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In the News: Instructional Feedback via Video
Today's AnnArbor.com features a story about U-M faculty who are providing feedback on student writing via video. Using a technique called screencasting, instructors create a personalized video for each student paper. Free software records whatever is on the instructor's computer screen, along with their verbal comments, so instructors can open a student's paper, talk though its strengths, make suggestions for improvement, even pull up further resources on their computer screen, and then send the video directly to the student.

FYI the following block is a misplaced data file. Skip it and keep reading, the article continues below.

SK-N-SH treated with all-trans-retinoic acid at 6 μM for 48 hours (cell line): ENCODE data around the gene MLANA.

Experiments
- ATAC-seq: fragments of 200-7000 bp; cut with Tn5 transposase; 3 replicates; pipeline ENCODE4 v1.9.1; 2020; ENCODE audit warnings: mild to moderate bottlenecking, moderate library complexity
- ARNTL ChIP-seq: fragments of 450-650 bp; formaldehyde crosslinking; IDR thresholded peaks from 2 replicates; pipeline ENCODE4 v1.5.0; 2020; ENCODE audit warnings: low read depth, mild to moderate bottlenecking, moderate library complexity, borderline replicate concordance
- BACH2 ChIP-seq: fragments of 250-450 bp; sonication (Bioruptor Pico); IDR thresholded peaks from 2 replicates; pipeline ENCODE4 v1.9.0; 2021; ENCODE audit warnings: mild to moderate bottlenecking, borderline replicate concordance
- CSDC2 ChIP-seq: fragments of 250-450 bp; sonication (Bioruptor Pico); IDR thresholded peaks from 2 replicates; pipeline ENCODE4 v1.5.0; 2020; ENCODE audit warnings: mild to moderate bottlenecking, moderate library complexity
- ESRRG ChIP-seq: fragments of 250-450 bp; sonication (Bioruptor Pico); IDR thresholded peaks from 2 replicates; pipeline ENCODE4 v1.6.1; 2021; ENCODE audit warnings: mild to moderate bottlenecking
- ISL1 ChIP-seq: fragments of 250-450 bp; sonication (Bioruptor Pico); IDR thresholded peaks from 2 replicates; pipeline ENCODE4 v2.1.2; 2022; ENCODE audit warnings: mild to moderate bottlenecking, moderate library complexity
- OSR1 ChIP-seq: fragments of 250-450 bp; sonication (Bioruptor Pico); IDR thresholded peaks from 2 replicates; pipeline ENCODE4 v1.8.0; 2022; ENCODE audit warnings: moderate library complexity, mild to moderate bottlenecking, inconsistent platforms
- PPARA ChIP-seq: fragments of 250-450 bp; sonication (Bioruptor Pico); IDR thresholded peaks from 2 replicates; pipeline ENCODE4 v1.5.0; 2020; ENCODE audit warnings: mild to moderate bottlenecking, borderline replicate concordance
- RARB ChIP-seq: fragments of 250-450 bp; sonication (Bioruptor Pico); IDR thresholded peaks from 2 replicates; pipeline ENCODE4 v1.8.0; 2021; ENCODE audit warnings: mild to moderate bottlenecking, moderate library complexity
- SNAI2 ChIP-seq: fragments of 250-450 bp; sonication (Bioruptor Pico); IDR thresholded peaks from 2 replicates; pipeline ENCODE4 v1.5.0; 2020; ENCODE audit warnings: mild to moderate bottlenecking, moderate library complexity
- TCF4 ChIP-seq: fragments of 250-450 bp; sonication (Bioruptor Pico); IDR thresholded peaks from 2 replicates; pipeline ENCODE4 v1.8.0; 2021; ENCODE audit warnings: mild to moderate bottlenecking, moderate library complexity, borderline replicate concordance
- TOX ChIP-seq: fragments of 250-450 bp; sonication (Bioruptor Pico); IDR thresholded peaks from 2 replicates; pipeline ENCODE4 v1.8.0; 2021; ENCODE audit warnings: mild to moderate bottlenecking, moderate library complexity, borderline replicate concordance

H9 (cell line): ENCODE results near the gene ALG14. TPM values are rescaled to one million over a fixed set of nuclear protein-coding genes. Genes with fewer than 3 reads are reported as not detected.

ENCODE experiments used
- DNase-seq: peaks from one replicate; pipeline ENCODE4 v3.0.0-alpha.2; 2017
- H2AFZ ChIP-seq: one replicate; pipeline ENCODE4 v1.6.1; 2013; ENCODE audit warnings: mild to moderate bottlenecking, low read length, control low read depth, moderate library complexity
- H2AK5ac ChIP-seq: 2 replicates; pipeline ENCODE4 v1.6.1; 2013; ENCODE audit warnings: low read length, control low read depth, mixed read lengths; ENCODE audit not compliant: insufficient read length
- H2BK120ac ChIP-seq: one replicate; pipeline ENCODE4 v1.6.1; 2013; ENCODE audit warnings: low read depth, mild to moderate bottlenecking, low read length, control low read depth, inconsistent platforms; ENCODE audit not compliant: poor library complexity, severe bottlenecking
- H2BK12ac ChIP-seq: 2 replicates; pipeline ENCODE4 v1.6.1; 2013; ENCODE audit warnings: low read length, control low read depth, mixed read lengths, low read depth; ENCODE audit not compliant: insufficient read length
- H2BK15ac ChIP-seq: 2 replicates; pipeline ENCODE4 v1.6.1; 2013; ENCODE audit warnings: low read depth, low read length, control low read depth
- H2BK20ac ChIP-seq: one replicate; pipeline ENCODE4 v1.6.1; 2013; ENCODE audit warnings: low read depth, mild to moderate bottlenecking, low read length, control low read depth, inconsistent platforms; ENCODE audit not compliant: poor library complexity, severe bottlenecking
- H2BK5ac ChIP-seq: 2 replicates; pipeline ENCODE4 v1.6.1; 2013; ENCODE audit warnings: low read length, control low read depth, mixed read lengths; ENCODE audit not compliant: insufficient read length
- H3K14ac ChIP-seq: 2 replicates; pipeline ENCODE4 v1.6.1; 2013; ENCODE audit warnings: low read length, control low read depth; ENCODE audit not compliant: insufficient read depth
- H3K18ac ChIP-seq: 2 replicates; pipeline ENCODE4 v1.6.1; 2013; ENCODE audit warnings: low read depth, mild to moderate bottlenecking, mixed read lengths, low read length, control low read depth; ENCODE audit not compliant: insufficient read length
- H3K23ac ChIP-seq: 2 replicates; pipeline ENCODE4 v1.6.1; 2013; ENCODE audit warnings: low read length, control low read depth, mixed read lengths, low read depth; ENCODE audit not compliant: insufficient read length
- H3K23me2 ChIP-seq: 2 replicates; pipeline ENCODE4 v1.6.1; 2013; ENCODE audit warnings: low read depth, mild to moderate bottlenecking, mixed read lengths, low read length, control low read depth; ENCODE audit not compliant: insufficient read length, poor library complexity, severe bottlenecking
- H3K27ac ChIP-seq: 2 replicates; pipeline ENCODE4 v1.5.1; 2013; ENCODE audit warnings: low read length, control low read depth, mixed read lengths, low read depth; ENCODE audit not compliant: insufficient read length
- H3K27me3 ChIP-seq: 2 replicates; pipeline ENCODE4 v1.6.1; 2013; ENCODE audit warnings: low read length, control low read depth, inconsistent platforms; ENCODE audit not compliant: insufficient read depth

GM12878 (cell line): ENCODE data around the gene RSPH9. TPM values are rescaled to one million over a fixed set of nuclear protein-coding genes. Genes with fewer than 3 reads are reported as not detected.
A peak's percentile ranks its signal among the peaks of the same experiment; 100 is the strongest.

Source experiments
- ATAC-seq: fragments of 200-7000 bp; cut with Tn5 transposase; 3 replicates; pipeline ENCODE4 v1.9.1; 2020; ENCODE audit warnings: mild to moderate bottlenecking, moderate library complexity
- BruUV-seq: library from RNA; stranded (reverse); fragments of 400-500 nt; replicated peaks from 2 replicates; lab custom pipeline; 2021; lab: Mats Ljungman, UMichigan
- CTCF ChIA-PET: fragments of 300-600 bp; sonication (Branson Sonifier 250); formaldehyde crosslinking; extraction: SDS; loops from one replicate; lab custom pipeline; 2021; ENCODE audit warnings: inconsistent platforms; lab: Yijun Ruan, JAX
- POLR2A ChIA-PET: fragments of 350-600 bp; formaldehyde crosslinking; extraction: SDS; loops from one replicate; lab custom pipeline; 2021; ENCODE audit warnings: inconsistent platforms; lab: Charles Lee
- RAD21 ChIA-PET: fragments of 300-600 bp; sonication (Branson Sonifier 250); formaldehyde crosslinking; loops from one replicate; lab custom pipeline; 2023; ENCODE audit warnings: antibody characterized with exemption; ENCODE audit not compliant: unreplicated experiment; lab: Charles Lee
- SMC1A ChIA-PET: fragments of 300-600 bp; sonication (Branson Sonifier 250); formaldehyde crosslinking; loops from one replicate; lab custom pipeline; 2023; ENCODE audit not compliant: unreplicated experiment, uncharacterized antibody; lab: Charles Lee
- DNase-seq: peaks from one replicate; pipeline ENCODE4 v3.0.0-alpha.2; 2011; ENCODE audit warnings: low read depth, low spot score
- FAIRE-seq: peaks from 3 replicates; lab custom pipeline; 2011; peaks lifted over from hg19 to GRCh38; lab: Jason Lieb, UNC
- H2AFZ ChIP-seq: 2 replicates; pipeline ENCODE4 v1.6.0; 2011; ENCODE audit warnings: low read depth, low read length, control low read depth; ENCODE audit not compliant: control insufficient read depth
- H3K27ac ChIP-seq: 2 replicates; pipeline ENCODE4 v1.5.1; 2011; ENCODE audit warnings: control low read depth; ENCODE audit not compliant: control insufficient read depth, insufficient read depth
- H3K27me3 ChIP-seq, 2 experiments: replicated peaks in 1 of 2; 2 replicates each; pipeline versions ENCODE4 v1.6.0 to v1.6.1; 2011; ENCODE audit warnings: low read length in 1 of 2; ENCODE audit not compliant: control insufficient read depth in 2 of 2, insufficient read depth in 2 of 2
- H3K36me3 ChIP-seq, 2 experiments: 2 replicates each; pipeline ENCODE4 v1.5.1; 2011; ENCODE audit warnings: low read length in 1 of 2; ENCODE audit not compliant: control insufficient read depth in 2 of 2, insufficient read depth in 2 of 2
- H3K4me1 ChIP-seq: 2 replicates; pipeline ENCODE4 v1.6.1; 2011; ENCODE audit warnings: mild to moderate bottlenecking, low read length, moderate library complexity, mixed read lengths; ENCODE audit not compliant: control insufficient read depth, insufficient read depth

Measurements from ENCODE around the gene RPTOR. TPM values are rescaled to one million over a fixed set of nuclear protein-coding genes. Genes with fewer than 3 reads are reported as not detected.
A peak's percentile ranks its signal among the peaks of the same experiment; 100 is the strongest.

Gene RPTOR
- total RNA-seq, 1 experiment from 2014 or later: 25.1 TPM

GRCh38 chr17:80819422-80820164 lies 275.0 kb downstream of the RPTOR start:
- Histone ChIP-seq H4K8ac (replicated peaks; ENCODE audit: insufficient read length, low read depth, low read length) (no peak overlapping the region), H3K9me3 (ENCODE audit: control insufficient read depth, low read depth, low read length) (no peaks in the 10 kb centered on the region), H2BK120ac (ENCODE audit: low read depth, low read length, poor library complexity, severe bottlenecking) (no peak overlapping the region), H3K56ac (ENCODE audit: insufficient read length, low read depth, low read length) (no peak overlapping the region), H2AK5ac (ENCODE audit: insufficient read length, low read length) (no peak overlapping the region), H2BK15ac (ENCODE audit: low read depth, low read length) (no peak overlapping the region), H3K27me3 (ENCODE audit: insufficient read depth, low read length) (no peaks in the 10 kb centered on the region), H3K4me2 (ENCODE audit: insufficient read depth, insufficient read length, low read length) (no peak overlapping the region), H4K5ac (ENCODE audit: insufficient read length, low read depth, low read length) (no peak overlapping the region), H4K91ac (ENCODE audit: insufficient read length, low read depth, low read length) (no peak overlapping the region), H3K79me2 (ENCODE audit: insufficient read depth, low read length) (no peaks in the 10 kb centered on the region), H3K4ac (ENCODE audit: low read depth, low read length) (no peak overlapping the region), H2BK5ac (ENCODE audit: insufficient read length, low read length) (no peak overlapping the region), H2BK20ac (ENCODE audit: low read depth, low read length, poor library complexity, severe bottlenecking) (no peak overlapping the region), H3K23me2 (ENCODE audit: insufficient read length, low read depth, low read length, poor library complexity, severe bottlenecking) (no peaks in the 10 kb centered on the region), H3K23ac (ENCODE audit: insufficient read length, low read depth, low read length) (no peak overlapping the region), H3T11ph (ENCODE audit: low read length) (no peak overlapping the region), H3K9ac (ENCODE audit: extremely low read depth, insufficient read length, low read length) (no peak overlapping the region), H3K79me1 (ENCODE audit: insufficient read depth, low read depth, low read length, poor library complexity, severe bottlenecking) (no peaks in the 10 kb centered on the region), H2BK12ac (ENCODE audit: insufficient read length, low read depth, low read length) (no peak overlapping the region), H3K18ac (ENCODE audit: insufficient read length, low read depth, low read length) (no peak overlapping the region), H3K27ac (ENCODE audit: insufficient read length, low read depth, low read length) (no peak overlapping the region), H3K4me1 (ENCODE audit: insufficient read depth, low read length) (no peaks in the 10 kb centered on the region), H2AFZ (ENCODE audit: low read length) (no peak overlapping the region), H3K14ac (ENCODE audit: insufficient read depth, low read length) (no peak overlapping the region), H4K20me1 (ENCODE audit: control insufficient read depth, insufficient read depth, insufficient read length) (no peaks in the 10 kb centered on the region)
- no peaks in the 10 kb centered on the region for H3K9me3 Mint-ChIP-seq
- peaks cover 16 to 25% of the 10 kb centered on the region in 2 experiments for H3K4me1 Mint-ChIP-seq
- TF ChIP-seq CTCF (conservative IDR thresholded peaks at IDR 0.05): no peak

Instructors say that making feedback videos takes about the same amount of time as traditional grading with written comments--and may even save time. Many students say that video feedback is more personal and easier to understand than written comments.
The story features comments from several instructors using the technique and reactions from their students. You can also see an example of a screencast video and learn about free screencasting software. Read the full story here.
Related CRLT Resources: Creating and providing feedback on writing assignments
Would you like to discuss screencasting in your course? Request a consultation.
Another example of screencast use at U-M: Joanna Mirecki Millunchick, Winner of 2012 Provost's Teaching Innovation Prize